A Treasure Trove of Classic Ursula K. Le Guin: The Hainish Novels and Stories from the Library of America

A Treasure Trove of Classic Ursula K. Le Guin: The Hainish Novels and Stories from the Library of America

The Hainish Novels and Stories Library of America

Here’s a delightful find: buried in all the usual news on forthcoming books and new releases I get every week was an understated announcement about this massive compilation of all of Ursula K. Le Guin’s Hanish novels and stories, to be published in the attractive slip case above by the Library of America.

And I do mean massive. The two volume set is a whopping 1,921 pages. It contains 8 complete novels (include her Hugo and Nebula Award-winning volumes The Left Hand of Darkness and The Dispossessed) and 17 stories, including the complete story cycle Five Ways to Forgiveness, plus several appendixes. It will be edited by Brian Attebery, and both volumes include new introductions by Le Guin. It arrives in hardcover on September 5, 2017.

Now you know one of the reasons I’m excited about this book is that it contains the complete text of over half a dozen vintage paperbacks, including a pair of the most acclaimed science fiction novels of the 20th Century, in handsome archival-quality hardcovers. And you know what that means — I can’t resist showing you the original paperback covers (front and back). Here they are.

[Click the images for bigger versions.]

First, here’s the description.

In such visionary masterworks as the Nebula and Hugo Award winners The Left Hand of Darkness and The Dispossessed, Ursula K. Le Guin redrew the map of modern science fiction, imagining a galactic confederation of human colonies founded by the planet Hain, an array of worlds whose divergent societies — the result of both evolution and genetic engineering — allow her to speculate on what is intrinsic in human nature. Now, for the first time, the complete Hainish novels and stories are collected in a deluxe two-volume Library of America boxed set, with new introductions by the author.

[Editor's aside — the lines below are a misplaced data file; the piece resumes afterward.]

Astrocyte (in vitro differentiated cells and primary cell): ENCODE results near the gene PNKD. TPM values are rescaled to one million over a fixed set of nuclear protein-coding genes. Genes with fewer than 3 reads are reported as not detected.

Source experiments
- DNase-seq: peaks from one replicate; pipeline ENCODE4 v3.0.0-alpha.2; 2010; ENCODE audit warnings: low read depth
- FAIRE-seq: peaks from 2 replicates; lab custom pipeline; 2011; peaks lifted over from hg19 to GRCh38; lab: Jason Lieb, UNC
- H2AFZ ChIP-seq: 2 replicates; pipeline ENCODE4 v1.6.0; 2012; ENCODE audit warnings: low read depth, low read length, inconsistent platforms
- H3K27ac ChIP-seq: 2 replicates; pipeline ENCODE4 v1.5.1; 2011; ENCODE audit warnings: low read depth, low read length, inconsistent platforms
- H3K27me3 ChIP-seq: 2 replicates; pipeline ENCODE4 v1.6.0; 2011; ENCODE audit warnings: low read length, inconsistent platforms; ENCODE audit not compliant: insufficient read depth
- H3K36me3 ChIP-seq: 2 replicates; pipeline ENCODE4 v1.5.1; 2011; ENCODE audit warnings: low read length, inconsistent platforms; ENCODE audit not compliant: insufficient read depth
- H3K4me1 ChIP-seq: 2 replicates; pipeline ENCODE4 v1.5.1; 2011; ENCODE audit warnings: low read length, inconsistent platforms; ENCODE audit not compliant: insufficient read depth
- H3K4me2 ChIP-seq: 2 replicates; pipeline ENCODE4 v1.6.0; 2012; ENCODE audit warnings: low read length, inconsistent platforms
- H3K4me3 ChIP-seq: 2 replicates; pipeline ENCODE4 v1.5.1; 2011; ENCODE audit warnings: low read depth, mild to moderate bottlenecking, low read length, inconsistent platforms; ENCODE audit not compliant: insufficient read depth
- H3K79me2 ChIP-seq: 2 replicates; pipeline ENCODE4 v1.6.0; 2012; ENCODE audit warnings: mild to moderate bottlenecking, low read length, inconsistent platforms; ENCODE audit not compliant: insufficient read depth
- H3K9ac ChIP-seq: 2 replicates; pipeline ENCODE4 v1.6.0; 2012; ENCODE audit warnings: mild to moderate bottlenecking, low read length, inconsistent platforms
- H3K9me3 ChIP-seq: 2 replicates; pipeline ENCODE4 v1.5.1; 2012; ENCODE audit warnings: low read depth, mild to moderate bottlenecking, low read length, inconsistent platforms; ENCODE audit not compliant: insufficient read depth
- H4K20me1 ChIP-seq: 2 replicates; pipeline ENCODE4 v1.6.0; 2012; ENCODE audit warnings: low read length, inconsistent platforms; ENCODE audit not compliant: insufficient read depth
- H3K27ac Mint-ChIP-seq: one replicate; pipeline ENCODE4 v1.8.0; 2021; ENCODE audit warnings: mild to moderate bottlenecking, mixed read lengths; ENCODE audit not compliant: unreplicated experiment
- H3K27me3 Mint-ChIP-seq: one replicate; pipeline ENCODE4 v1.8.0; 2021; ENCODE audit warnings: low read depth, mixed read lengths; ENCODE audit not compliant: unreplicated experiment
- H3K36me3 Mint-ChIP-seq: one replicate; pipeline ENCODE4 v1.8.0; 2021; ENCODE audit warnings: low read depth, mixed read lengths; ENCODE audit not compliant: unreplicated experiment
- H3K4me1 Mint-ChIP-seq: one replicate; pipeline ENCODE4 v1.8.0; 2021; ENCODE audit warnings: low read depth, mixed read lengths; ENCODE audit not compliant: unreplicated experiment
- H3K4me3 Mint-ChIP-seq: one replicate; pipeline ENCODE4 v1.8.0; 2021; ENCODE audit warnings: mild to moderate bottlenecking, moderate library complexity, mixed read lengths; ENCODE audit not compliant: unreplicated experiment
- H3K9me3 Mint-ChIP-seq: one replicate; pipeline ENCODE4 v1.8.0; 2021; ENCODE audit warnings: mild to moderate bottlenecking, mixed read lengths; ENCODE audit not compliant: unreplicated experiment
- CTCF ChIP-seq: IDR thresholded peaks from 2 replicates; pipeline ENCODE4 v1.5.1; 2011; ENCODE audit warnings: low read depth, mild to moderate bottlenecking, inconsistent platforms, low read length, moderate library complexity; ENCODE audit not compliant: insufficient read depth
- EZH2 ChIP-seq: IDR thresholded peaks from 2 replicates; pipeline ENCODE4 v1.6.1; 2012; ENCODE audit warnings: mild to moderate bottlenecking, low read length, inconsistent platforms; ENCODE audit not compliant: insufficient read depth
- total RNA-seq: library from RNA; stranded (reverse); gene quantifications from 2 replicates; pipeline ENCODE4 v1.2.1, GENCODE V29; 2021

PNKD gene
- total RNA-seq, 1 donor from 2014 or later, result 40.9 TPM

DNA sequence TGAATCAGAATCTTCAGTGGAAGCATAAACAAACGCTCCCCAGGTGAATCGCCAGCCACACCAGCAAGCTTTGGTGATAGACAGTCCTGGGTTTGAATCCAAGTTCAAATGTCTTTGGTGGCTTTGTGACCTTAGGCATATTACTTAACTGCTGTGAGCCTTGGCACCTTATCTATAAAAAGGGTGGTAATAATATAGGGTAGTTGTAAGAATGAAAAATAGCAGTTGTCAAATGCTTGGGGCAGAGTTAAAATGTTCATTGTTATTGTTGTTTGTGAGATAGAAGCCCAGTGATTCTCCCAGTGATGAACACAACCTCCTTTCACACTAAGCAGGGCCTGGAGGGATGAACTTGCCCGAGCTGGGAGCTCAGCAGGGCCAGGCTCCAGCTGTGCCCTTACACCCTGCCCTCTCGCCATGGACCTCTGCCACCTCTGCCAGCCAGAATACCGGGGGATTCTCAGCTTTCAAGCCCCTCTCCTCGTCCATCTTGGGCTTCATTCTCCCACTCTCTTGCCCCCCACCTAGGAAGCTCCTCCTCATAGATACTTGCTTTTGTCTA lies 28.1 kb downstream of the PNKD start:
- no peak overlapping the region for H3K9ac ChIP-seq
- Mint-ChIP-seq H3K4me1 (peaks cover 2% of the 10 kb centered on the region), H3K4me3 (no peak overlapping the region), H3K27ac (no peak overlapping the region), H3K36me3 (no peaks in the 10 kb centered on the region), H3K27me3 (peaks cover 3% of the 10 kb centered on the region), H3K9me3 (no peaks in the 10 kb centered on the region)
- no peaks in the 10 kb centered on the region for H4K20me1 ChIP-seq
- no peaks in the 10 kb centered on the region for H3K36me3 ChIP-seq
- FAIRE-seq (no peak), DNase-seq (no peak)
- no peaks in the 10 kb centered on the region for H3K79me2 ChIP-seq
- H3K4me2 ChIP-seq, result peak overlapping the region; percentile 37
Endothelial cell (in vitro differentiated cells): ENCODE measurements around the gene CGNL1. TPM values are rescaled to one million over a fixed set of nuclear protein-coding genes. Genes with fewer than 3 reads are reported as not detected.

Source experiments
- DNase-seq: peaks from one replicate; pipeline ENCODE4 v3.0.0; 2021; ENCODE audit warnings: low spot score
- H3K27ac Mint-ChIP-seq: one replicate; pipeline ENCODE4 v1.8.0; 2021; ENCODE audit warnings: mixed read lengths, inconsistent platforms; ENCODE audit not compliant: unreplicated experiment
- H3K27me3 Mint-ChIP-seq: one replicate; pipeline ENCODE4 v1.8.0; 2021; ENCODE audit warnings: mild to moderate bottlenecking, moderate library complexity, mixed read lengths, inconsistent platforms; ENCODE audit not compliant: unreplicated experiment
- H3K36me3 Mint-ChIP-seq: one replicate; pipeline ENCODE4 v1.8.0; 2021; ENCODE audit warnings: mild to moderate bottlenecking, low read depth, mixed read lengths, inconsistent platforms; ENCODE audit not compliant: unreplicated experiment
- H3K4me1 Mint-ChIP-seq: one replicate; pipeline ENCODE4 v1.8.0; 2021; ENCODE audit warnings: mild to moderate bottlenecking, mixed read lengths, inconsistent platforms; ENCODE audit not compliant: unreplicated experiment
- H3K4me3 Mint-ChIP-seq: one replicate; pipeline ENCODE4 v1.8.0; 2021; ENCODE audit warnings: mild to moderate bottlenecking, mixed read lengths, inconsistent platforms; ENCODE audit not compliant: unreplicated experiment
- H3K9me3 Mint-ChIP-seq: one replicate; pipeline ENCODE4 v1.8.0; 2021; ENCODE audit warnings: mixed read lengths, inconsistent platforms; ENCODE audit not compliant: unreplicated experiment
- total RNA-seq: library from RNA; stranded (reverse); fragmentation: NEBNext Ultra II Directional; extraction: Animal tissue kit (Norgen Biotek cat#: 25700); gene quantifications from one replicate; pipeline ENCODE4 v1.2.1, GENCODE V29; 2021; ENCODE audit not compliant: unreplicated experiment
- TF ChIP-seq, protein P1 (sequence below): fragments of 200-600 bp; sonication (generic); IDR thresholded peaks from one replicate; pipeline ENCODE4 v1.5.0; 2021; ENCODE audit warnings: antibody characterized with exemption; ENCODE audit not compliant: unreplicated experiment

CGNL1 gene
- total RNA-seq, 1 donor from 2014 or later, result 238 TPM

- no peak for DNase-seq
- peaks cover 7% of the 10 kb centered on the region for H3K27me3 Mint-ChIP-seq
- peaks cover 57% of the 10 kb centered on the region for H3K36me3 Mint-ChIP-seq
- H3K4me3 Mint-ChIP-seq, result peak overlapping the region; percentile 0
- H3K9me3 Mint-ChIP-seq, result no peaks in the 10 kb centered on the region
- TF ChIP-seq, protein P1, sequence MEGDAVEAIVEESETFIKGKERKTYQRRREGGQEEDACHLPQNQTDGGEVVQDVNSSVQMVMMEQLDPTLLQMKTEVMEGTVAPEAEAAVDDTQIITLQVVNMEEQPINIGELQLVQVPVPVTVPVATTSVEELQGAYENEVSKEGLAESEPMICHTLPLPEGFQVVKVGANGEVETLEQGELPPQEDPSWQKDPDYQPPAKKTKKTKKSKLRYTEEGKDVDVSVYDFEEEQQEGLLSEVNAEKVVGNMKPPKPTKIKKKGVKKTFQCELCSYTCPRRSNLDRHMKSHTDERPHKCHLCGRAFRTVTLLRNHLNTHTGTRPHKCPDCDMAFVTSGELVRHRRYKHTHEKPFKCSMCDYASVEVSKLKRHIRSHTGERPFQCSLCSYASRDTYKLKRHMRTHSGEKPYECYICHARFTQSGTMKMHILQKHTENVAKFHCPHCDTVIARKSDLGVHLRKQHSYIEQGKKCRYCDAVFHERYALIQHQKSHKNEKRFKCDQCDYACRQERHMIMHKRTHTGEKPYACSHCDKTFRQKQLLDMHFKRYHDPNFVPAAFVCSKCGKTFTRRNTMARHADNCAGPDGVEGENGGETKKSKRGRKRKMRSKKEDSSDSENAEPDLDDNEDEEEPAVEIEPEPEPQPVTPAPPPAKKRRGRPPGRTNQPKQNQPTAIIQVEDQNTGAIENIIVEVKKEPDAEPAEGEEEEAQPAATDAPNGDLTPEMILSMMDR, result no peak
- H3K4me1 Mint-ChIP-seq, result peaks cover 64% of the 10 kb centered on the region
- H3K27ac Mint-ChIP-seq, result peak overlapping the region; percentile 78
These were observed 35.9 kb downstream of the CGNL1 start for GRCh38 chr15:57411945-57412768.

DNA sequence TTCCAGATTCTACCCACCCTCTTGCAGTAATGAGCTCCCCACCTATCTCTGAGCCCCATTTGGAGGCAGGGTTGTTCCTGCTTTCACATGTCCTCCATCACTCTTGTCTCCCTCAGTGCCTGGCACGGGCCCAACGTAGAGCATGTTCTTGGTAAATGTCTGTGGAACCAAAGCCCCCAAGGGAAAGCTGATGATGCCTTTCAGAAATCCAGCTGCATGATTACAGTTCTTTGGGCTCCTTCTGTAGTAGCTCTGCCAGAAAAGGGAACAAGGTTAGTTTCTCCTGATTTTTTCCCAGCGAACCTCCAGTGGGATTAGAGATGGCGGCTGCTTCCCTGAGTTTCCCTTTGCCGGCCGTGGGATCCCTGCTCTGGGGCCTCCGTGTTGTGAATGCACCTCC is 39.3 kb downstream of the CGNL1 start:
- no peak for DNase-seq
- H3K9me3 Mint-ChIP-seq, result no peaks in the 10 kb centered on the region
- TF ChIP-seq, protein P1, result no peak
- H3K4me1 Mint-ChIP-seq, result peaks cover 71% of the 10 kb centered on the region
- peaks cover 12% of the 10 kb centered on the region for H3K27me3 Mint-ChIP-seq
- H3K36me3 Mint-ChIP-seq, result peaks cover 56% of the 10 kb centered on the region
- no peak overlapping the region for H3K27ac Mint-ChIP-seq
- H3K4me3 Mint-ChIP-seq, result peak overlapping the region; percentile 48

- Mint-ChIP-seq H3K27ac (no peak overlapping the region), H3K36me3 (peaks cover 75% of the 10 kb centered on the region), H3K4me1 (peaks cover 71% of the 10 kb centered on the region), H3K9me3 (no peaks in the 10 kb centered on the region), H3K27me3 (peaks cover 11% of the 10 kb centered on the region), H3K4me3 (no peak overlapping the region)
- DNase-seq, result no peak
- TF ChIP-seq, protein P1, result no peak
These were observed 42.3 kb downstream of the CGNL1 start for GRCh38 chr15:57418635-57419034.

Voiume one gathers the first five Hainish novels: Rocannon’s World, in which an ethnologist sent to a bronze-age planet must help defeat an intergalactic enemy; Planet of Exile, the story of human colonists stranded on a planet that is slowly killing them; City of Illusions, which finds a future Earth ruled by the mysterious Shing; and the Hugo and Nebula Award-winning masterpieces The Left Hand of Darkness and The Dispossessed — as well as four short stories, and several appendixes. It is edited by Brian Attebery, and will be published on September 5th.

Volume two presents Le Guin’s final two Hainish novels, The Word for World Is Forest, in which Earth enslaves another planet to strip its natural resources, and The Telling, the harrowing story of a society which has suppressed its own cultural heritage. Rounding out the volume are seven short stories and the story suite Five Ways to Forgiveness, published here in full for the first time.

The endpapers feature Le Guin’s own hand-drawn map of Gethen, the planet that is the setting for The Left Hand of Darkness, and a full-color chart of the known worlds of Hainish descent.

And here’s the novels contained in Volume One.

Rocannon's World Ace-small Rocannon's World Ace-back-small
Planet of Exile-small Planet of Exile-back-small
City of Illusions-small City of Illusions-back-small
The Left Hand of Darkness-small The Left Hand of Darkness-back-small
The Dispossessed-small The Dispossessed-back-small

Here’s the complete TOC for Volume One.

Volume One

Rocannon’s World

Planet of Exile

City of Illusions

The Left Hand of Darkness

The Dispossessed


– “Winter’s King”
– “Vaster Than Empires and More Slow”
– “The Day Before the Revolution”
– “Coming of Age in Karhide”


Introduction to Rocannon’s World
Introduction to Planet of Exile
Introduction to City of Illusions
Introduction to The Left Hand of Darkness
A Response, by Ansible, from Tau Ceti
Is Gender Necessary? Redux
Winter’s King (1969 version)

Here’s the contents of Volume Two, including what looks like an expanded version of Le Guin’s 1995 collection Four Ways to Forgiveness.